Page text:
Poker Words - A Poker Blog

Mostly a recount of my poker exploits along with a bunch of random other stuff just for fun.

Monday, September 05, 2005

Change in Skills

Change in Skills.

When I first started playing poker online it was all Sit-n-Goes all the time for me.  SNG’s were how I first really leaned to play poker when we would have a weekly tournament after work.  They were what I understood, and what I was good at.  I was also a decent multi-table tournament player as the skill sets are pretty similar, but I didn’t really have the time to pursue many big tournaments.

My first few forays into limit ring games were less than successful.  The fact that seeing another card was so cheap was often just too enticing to pass up, and I would slowly bleed away my chips.  I even swore off limit poker on more than one occasion because I didn’t think I could be successful at it.

A few months ago I rededicated myself to becoming a good ring game player.  There were a number of reasons for this.  The first was bonus chasing.  Playing tournaments didn’t accumulate player points fast enough to claim bonuses, so I felt like I was leaving money on the table.   Along with that was the fact that the bonus could cover some of what I might lose, making the learning experience less costly.    Another reason was time.  If you are going to be play in tournaments, you have to be able to designate a enough time to finish, and that often prevented my from playing.  In ring games, if something comes up where you have to stop playing after half an hour, you just take your chips and leave.  That made if much easier to find the time to play.  Lastly I felt like I wasn’t always playing good fundamental poker, and I felt like playing ring games would help enforce some of the concepts that I knew I wasn’t really using in my tournament games.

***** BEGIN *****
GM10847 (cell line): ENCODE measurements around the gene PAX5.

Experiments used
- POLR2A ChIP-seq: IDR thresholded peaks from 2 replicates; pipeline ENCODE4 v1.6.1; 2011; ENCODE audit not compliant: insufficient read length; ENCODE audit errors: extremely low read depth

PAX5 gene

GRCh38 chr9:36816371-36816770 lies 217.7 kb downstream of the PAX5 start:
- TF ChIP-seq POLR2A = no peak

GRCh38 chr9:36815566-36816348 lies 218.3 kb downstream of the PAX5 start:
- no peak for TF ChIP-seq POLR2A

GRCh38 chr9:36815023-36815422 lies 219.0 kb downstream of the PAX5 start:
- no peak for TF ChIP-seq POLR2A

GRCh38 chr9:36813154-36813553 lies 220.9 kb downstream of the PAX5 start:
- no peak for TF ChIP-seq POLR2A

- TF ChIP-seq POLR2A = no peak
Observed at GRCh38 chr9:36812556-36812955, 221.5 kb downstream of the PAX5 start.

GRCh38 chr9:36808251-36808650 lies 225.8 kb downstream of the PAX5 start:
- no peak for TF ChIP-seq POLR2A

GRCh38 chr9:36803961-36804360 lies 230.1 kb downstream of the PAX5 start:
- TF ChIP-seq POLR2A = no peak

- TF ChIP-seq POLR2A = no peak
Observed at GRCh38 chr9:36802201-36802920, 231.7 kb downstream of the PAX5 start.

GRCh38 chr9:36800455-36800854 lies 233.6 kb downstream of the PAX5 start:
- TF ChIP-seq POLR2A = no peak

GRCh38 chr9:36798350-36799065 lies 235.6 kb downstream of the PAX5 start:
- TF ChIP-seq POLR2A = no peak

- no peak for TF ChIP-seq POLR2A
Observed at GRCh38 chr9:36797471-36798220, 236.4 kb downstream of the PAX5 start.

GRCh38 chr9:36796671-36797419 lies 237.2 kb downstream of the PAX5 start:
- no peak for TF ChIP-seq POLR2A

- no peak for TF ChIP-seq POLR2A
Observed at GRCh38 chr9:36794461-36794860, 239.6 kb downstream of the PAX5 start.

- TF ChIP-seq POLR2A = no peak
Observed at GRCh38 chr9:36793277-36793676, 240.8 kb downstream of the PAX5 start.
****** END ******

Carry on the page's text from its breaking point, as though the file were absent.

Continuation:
Flash forward a few months, and now I play limit ring games almost entirely.  I’ve been pretty successful at it lately which makes the choice between, ring and tournament games go in favor of ring more often than not.  To balance out my newfound limit skills, my No-Limit tournament play has completely deteriorated.  I’d like to blame it on just rustiness, but I don’t know if that’s it.  I’m just not reading players right, and I’m being overaggressive at all the wrong times, and its costing me.

I like to take a shot at some large multi-player tournaments every once in a while.  I usually do well enough to finish near the money but not quite there.  I feel like a final table appearance is easily within range, and the payoff of such a finish would easily pay for any missed attempts.   I think they could be +EV in the long run, as long as cash every once in a while.  

Lately it seems as though I make it through the first break in decent shape, at about the middle of the field in chip count.  Then I start running into problems because the blinds have escalated to the point where I over commit myself in a hand, or I lose/fold a hand where I invested a decent percentage of my stack, and then I’m in all-in or fold mode, which never turns out well.  

Last night I played a couple tournaments on Poker Room.  The first was $10 + 1, and there were only 150 or so people registered when I signed up.  10 minutes later there were 395 and the cards were in the air.  10 minutes after that I had busted out in 372 place.  Quite possibly my worst showing ever.  There was no reason for me to go out on that hand.  I had made the decision going in that I was going to try to see more cheap flops early on in the tournament.  I think if I can do that, and hit a few flops I can be in better shape later on.  I’m never in the chip lead in the early stages, partly because I don’t play enough hands to get there.  So I figured if I loosen up at first, when it is cheap to do so, maybe I can lucky once or twice, and if not, then I won’t go broke trying.